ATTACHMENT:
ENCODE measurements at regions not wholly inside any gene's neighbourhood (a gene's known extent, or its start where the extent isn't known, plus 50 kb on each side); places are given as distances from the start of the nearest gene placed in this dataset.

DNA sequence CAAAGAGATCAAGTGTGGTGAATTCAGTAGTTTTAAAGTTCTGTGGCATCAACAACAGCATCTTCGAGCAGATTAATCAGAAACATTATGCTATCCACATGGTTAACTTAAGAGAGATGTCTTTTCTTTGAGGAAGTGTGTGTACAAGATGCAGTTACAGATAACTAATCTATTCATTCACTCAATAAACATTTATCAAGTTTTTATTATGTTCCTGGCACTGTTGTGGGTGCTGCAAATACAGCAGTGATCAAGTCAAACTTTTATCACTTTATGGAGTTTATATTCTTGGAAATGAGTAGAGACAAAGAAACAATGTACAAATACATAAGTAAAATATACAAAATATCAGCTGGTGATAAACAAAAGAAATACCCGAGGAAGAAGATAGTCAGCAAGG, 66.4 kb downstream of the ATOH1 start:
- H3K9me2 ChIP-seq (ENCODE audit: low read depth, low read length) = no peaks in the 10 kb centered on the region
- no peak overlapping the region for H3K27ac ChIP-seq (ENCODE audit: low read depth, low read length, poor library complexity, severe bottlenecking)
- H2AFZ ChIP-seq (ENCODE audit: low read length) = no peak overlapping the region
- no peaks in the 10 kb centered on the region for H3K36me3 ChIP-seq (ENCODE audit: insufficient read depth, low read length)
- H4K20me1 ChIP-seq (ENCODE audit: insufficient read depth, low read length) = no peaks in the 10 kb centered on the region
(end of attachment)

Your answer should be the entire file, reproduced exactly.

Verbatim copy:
ENCODE measurements at regions not wholly inside any gene's neighbourhood (a gene's known extent, or its start where the extent isn't known, plus 50 kb on each side); places are given as distances from the start of the nearest gene placed in this dataset.

DNA sequence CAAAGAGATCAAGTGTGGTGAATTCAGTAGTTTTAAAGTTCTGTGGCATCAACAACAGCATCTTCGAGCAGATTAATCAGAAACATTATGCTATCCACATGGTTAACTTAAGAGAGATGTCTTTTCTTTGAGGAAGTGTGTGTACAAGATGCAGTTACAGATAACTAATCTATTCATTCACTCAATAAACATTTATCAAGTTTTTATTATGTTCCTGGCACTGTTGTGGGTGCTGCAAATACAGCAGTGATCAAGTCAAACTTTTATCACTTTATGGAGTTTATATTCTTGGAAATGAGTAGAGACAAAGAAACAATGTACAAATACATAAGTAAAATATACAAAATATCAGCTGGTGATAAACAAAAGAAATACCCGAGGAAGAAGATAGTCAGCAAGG, 66.4 kb downstream of the ATOH1 start:
- H3K9me2 ChIP-seq (ENCODE audit: low read depth, low read length) = no peaks in the 10 kb centered on the region
- no peak overlapping the region for H3K27ac ChIP-seq (ENCODE audit: low read depth, low read length, poor library complexity, severe bottlenecking)
- H2AFZ ChIP-seq (ENCODE audit: low read length) = no peak overlapping the region
- no peaks in the 10 kb centered on the region for H3K36me3 ChIP-seq (ENCODE audit: insufficient read depth, low read length)
- H4K20me1 ChIP-seq (ENCODE audit: insufficient read depth, low read length) = no peaks in the 10 kb centered on the region